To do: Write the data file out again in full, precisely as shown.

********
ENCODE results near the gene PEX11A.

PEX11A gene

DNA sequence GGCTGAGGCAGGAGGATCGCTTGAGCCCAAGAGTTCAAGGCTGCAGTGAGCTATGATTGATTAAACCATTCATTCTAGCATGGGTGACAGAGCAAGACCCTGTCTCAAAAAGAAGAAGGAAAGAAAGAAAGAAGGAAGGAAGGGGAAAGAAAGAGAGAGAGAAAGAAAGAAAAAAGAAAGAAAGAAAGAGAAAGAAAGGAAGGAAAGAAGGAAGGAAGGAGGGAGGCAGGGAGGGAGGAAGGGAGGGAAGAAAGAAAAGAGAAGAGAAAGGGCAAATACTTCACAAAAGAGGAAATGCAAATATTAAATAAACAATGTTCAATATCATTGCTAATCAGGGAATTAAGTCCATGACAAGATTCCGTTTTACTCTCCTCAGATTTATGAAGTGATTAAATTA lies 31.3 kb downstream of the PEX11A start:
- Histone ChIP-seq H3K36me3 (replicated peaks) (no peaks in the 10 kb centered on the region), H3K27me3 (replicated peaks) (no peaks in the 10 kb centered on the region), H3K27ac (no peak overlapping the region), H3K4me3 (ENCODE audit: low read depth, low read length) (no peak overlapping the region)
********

ENCODE results near the gene PEX11A.

PEX11A gene

DNA sequence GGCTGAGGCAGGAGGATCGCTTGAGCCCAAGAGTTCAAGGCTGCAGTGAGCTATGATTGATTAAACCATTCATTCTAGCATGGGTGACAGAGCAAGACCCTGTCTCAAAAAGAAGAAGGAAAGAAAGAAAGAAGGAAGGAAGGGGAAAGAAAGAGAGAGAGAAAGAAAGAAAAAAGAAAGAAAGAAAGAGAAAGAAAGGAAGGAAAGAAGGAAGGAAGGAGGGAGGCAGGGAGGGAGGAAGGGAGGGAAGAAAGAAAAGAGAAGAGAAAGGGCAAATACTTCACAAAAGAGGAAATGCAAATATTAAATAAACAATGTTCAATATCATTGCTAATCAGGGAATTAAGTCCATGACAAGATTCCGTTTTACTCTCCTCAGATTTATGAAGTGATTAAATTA lies 31.3 kb downstream of the PEX11A start:
- Histone ChIP-seq H3K36me3 (replicated peaks) (no peaks in the 10 kb centered on the region), H3K27me3 (replicated peaks) (no peaks in the 10 kb centered on the region), H3K27ac (no peak overlapping the region), H3K4me3 (ENCODE audit: low read depth, low read length) (no peak overlapping the region)